Research Announcements

Microbiome Research Seminar

Inflammation and dysbiosis in periodontitis: Mechanisms and therapeutic intervention
George Hajishengallis, DDS, PhD, Thomas W. Evans Centennial Professor, University of Pennsylvania, Penn Dental Medicine – Microbiology, Philadelphia, PA

Wednesday, March 8, 2017; 12:00 noon

Dixon Lecture Hall, UNMC, College of Dentistry
40th & Holdrege (UNL East Campus)
Lincoln, NE

Presentation will be livestreamed to CON 2017 on the UNMC campus in Omaha

Hosted by: Dr. Tom Petro

Recent human microbiome analyses and animal model-based mechanistic studies collectively suggest that the pathogenesis of periodontitis is not mediated by a select few bacteria (traditionally known as ‘periopathogens’) but rather involves polymicrobial synergy and dysbiosis. The dysbiosis of the periodontal microbiota represents an alteration in the relative abundance or influence of individual members of the polymicrobial community (relative to their abundance or influence in health) leading to dysregulated host-microbial interactions that mediate destructive inflammation and bone loss. Functional specialization of community participants has given rise to several newly appreciated designations within the commensal-to-pathogen spectrum (e.g., accessory pathogens, keystone pathogens, and pathobionts). Although necessary, the bacteria are not sufficient to cause periodontitis, as it is the host inflammatory response to this polymicrobial challenge that predominantly inflicts damage to the periodontium. It is now well appreciated that the control of periodontal inflammation can indirectly exert antimicrobial effects. This is because periodontitis-associated bacteria thrive in an inflammatory environment. Indeed, the release into the gingival crevicular fluid of inflammatory breakdown products of connective tissue favors the outgrowth of certain species (e.g., proteolytic and asaccharolytic) that can benefit from these microenvironmental alterations.  Briefly stated, an initial inflammatory response (e.g., due to incipient dysbsiosis associated with poor oral hygiene) may select for those bacteria that can give rise to full-blown dysbiosis, thereby exacerbating inflammation and ultimately causing clinically evident periodontitis in susceptible individuals. Therefore, the control of inflammation should not only inhibit tissue damage but also suppress a nutritionally favorable environment that fuels dysbiosis.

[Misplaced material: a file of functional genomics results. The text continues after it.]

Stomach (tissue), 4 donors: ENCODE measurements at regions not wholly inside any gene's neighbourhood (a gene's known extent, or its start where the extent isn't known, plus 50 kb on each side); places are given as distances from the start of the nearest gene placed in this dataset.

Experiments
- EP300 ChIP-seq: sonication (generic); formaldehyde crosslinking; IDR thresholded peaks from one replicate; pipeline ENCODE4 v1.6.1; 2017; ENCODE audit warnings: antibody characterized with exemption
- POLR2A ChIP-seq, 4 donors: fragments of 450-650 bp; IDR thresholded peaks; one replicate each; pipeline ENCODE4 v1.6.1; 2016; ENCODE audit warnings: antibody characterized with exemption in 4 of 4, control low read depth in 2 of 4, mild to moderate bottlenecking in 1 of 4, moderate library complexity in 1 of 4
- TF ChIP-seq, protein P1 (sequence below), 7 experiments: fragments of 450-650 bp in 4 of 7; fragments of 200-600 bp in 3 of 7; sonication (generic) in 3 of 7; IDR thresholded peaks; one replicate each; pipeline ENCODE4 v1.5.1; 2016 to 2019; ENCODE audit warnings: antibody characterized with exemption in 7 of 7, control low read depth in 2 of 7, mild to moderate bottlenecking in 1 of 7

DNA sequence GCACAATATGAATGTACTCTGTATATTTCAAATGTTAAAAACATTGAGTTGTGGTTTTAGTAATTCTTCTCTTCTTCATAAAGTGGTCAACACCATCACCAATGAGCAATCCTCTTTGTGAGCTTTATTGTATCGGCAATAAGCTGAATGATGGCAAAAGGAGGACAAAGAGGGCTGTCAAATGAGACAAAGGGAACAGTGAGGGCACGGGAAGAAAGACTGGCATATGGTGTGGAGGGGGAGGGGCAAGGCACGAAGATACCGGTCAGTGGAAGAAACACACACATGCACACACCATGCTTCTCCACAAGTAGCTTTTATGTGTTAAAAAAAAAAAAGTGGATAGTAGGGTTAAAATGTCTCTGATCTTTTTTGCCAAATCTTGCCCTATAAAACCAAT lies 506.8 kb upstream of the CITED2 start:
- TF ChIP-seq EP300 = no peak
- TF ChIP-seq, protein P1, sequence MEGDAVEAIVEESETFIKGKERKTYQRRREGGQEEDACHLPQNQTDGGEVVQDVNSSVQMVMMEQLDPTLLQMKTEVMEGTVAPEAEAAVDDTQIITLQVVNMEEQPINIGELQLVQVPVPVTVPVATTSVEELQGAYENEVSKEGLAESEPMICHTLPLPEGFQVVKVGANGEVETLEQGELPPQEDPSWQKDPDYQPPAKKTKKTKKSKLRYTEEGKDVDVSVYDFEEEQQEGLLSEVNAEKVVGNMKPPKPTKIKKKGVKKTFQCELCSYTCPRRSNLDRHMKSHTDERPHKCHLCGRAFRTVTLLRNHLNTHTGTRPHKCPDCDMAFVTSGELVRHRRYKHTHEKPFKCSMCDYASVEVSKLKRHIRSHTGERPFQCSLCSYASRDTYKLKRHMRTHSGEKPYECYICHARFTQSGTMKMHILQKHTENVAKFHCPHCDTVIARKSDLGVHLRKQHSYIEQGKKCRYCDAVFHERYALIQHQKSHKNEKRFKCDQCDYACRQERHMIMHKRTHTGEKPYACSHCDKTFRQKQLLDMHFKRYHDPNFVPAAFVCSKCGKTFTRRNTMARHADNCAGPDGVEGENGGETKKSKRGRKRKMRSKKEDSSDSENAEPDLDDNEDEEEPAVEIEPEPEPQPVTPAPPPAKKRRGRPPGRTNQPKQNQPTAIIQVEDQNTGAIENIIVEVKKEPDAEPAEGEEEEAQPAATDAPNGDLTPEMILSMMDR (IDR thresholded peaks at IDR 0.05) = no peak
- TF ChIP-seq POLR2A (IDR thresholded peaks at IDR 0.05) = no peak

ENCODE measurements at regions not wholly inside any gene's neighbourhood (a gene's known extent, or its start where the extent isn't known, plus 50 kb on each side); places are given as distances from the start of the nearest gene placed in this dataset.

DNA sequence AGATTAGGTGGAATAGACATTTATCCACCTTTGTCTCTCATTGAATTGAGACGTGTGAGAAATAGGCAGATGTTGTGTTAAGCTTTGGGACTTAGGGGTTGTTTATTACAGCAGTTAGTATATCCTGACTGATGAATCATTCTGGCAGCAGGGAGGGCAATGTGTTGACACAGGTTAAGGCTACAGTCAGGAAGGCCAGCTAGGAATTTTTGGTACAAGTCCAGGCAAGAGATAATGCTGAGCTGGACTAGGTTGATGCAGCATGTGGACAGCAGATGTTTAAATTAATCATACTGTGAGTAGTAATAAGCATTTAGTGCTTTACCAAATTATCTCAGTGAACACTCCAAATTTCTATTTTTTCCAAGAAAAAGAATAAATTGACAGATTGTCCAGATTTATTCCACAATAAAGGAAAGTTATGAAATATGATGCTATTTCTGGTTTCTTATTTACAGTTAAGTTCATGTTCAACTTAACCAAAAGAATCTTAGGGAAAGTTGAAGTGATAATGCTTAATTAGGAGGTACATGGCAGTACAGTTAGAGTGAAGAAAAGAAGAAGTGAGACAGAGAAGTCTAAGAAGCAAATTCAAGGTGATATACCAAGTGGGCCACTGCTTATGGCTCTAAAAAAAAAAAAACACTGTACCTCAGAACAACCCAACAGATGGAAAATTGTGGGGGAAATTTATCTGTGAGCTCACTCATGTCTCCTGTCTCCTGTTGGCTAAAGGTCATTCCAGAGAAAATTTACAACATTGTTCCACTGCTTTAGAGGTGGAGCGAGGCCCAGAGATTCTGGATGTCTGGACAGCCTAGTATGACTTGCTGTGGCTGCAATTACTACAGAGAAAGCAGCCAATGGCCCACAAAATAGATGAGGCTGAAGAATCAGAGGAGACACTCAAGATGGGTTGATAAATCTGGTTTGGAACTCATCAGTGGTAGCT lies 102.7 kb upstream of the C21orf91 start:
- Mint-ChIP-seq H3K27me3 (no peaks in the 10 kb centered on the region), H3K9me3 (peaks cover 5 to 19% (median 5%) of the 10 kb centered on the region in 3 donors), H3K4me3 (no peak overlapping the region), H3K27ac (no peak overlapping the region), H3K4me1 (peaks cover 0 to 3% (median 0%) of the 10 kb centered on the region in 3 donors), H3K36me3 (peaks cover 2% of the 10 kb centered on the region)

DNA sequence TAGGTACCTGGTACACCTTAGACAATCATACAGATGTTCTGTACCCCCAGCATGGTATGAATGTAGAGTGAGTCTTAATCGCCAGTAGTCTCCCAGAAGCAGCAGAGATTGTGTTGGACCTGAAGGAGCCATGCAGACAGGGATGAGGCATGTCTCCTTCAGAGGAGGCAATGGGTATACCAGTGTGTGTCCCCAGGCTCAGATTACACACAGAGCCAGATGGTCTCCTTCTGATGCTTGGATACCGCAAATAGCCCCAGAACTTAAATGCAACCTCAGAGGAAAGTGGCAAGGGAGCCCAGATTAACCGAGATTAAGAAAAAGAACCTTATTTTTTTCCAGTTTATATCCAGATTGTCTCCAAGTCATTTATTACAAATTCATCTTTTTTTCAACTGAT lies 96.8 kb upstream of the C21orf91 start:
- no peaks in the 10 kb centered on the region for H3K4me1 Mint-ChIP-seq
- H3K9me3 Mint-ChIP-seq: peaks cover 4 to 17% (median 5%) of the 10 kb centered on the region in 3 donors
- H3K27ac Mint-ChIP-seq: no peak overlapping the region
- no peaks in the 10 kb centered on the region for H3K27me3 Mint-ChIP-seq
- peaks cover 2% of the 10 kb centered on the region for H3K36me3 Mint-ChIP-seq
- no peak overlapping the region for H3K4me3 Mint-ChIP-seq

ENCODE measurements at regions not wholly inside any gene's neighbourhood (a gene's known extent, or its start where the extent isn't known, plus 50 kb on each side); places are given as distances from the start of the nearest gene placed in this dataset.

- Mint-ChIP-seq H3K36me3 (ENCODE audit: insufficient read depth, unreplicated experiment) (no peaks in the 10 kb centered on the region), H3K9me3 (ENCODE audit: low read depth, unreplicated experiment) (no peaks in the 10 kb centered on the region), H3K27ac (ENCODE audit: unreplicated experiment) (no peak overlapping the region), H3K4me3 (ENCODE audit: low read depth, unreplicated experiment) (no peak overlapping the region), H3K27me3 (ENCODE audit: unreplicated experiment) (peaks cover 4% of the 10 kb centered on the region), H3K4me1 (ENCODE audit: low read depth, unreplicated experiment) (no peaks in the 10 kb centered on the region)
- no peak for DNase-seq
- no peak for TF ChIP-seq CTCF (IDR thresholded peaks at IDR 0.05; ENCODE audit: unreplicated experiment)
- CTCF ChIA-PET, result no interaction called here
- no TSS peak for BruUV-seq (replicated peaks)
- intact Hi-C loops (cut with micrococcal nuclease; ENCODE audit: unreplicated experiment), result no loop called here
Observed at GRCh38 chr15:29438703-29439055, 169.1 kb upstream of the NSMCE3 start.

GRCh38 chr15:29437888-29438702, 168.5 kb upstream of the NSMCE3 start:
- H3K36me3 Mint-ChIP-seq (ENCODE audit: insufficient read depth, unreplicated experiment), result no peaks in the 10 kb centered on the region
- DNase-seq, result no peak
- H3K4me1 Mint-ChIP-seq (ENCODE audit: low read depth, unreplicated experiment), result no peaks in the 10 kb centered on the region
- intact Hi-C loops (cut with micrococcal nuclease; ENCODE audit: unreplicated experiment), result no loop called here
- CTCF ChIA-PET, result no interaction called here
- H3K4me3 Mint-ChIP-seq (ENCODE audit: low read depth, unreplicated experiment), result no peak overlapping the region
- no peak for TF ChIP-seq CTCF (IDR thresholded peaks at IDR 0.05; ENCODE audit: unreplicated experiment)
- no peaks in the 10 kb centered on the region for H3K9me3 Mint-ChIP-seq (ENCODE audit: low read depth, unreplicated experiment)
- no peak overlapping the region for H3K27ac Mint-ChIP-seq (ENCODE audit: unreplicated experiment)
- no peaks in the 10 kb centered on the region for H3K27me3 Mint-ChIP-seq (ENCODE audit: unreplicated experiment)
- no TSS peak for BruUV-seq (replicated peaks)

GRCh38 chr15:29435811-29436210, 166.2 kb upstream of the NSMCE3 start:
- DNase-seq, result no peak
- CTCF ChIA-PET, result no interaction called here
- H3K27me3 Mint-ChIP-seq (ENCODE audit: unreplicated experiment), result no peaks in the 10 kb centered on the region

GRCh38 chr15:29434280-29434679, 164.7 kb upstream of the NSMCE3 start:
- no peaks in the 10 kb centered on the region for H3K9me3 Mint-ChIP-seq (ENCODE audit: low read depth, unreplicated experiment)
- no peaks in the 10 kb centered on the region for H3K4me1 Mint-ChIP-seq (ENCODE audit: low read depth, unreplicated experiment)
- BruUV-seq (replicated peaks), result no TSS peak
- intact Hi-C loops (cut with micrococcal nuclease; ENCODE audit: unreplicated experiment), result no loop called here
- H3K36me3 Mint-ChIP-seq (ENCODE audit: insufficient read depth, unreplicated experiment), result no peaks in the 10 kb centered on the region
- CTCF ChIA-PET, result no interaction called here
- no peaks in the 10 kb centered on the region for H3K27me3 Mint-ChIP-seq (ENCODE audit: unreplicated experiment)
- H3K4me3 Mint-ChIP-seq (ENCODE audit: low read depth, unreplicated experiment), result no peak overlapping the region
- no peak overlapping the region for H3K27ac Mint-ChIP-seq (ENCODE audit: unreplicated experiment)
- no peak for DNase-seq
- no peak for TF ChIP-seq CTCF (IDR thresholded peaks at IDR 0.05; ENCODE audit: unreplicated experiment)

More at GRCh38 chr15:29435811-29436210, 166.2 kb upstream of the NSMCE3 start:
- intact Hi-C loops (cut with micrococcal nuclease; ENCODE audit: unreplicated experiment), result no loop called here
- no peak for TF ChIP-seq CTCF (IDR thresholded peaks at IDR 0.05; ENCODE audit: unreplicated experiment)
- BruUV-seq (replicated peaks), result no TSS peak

All interested faculty, staff and students are invited to attend this presentation. The seminar will be recorded and available for those who cannot attend.

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